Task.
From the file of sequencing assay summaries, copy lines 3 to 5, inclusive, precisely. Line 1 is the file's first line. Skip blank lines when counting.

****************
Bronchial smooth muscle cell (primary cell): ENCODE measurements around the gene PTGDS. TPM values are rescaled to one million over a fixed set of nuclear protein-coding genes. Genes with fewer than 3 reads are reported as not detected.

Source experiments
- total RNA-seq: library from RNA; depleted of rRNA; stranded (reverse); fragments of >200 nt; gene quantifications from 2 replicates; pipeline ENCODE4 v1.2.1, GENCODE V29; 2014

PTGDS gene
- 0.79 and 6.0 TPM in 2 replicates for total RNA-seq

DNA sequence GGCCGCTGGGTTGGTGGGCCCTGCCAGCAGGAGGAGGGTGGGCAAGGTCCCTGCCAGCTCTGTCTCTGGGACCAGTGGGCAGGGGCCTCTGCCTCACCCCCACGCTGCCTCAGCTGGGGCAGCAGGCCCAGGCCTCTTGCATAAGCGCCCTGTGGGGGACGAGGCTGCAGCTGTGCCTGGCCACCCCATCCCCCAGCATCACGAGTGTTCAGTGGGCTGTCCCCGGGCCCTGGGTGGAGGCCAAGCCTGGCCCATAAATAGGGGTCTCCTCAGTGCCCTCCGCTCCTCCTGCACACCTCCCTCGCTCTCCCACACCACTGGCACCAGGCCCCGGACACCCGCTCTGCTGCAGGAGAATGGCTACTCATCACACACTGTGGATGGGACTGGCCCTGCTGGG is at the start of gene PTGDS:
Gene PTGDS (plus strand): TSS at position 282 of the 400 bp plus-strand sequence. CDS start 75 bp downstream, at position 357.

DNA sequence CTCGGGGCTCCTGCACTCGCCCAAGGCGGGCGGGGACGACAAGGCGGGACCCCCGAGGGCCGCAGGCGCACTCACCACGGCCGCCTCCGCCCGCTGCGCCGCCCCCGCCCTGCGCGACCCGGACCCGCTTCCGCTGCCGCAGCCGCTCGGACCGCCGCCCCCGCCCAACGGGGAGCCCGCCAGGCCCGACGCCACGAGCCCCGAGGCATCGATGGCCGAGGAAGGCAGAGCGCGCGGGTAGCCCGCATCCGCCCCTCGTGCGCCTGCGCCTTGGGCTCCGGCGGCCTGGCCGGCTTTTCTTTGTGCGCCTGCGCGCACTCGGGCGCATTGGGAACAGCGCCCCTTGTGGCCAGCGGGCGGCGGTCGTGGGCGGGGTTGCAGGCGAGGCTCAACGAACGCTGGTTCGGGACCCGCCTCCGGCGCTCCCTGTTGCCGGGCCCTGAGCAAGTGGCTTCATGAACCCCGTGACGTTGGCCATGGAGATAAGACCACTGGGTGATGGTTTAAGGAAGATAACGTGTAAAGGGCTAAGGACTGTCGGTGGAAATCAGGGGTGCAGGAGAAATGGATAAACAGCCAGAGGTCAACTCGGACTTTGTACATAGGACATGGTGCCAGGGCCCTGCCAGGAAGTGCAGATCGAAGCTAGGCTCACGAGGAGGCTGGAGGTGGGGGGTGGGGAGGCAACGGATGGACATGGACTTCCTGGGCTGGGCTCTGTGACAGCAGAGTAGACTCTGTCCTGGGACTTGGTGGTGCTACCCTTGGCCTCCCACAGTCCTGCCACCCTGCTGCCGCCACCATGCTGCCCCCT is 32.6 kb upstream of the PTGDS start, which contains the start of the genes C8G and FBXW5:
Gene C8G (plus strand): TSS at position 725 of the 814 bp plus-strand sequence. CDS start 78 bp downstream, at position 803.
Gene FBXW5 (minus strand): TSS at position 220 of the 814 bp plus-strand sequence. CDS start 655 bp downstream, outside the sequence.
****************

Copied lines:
- total RNA-seq: library from RNA; depleted of rRNA; stranded (reverse); fragments of >200 nt; gene quantifications from 2 replicates; pipeline ENCODE4 v1.2.1, GENCODE V29; 2014

PTGDS gene
- 0.79 and 6.0 TPM in 2 replicates for total RNA-seq